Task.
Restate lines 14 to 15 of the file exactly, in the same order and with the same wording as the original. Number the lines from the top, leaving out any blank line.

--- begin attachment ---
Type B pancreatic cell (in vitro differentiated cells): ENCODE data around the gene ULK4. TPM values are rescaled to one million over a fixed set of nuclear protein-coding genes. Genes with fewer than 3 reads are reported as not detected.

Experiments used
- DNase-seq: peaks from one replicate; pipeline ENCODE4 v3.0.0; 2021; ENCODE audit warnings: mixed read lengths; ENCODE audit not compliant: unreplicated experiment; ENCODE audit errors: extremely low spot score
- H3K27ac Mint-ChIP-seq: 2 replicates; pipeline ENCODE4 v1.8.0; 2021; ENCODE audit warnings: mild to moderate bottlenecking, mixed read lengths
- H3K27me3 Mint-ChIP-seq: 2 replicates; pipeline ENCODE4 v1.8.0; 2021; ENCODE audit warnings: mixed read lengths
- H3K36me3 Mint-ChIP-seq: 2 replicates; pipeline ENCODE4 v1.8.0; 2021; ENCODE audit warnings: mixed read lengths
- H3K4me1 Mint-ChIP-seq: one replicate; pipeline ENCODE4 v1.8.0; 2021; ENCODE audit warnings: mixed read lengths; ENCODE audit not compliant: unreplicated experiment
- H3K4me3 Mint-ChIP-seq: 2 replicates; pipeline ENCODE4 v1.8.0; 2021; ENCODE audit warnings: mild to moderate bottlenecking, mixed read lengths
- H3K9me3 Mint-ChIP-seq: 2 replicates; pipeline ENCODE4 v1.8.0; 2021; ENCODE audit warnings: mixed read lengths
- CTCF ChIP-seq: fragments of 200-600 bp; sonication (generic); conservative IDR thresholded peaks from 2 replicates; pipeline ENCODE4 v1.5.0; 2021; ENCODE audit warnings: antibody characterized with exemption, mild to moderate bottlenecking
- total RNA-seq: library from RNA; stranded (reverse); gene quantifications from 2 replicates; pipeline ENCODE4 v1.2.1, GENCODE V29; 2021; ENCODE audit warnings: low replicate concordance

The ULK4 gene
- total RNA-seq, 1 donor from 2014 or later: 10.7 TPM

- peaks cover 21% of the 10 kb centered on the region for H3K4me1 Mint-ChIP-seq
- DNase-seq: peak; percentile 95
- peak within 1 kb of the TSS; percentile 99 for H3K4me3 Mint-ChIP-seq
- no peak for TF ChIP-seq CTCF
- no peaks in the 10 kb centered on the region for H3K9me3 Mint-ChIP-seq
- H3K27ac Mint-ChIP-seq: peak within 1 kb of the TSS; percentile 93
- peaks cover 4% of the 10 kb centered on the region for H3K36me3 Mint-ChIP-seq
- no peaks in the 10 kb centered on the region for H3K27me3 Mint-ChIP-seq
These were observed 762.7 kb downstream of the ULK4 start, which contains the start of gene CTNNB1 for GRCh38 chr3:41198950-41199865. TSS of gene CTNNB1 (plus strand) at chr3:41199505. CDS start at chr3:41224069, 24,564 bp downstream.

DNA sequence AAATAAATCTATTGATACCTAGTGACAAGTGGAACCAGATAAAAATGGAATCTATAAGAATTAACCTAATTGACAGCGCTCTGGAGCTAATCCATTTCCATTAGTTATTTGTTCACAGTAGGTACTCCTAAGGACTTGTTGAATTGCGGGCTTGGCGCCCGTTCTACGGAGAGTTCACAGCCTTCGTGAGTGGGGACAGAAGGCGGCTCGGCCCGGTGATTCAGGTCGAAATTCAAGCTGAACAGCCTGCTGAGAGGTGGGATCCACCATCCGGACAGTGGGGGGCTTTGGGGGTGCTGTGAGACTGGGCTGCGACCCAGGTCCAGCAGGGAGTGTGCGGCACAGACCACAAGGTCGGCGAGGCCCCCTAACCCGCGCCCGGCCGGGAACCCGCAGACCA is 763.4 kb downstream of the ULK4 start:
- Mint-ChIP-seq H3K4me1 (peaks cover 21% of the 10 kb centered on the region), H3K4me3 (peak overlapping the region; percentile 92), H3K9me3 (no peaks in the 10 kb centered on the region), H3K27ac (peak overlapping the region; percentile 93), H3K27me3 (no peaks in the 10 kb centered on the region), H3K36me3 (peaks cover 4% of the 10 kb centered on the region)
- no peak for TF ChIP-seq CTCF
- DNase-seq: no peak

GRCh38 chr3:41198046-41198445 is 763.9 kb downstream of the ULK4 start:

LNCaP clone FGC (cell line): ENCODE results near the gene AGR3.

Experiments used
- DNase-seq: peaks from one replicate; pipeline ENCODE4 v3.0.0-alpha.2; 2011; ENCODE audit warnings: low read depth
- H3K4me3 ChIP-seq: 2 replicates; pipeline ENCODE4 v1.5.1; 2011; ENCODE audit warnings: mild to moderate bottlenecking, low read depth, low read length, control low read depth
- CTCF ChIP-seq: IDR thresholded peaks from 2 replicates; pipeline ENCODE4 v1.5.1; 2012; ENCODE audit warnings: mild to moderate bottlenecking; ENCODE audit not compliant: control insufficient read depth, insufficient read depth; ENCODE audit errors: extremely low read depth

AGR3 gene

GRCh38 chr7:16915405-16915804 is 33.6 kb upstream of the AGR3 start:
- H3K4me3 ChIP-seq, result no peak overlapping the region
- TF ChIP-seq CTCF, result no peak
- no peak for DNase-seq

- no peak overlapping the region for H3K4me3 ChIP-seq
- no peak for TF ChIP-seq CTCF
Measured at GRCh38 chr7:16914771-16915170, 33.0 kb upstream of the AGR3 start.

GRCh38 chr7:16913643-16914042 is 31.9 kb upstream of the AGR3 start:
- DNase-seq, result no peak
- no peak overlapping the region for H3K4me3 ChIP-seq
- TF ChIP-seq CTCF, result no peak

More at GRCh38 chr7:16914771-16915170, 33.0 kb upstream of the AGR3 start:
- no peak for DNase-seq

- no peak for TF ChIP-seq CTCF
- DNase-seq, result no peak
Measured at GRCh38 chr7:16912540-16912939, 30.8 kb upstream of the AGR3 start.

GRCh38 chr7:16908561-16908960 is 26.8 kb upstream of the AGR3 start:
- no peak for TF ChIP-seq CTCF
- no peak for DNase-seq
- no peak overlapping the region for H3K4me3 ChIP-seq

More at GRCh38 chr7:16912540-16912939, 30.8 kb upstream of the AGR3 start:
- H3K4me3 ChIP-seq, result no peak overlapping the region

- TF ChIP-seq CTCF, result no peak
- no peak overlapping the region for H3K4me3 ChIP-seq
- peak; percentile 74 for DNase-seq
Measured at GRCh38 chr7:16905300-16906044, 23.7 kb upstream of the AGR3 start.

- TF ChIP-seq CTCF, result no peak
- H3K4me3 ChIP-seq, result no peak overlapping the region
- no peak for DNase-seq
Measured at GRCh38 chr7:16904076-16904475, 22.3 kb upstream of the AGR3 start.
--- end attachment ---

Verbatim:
- peaks cover 21% of the 10 kb centered on the region for H3K4me1 Mint-ChIP-seq
- DNase-seq: peak; percentile 95